I’m fixated, which is different maybe from obsessing. The topic? Beliefs. I’m amazed that highly intelligent people, some of the best in their field, believe things that seem to me to be objectively absurd. But then my belief about reality is only a belief based on the information I choose to expose myself to.
To my ultra conservative friends with whom I have not yet alienated, When I try to bring up information that contradicts their opinion, instead of being curious, they discount it, usually calling it fake news. But when questioned about their sources, the “believe” that Fox and OAN are valid. I shake my head and wonder what it is like to be in their head, not that I want to go there for very long.
Other than current events, belief is critical to our perceptions. Where one person sees problems, barriers, and futility, others see challenge, opportunity, risk but potential reward. And then one can take it too far, of blind optimism, rose colored glasses. Who among us has bought lottery tickets. We know the likelihood of losing our hard earned cash is practically inevitable but we rationalize and hope.
Dr. Martin Seligman, the granddaddy of positive psychology says of the five elements of well-being, purpose and meaning is the most important. It worked for Viktor Frankl. Do you find that people that have some belief that they are born, live, and some say incarnated into human form, a spiritual being having a physical experience, have a greater sense of well-being? Are more prone to look for opportunities, accepting of what is and seek the silver lining? Seligman says they do. I know I do.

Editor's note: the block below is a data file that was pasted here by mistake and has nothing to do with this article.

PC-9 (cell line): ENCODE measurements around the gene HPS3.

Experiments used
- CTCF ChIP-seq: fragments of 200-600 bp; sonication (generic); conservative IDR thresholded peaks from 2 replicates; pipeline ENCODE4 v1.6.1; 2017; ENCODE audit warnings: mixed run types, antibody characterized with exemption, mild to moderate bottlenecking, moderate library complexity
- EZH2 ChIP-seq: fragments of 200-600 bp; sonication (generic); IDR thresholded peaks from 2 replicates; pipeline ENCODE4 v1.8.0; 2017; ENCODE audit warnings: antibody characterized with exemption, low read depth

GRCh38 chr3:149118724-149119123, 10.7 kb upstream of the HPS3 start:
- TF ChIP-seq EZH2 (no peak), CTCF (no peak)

Remembering how I felt when I was agnostic, as a young adult. I rejected Catholicism at age 14, found religion again at 17, then rejected that in my early 20’s. (Trying to force myself to believe something that wasn’t more verifiable provided a cognitive dissonance that squelched any “peace that passes understanding.” I made a decision to do my own exploration, read, listen and learn, and ultimately found enough out there for me to believe in a higher power, that there is a reason things are the way they are, and that you life, my life, all of life has purpose. Don’t ask me to get too specific though.
As a result, you, we, become what we think about. Our beliefs are just thoughts that we keep thinking. Right or wrong, accurate or not, verifiable or not, to the point where we don’t need to be able to defend our beliefs. They suit our purpose. Joy, joy, joy, joy, down in my heart.
I’m running out of steam here. My question and I WOULD LOVE SOME FEEDBACK. What are your thoughts on beliefs? Or better yet, what are your beliefs about beliefs? Have you consciously cultivated your beliefs or default to what you grew up with? Do you challenge your beliefs by exploring other ideas, visiting and participating with folks with alternative ideas? If too personal, text me.
Maybe we should have a zoom meeting on the topic.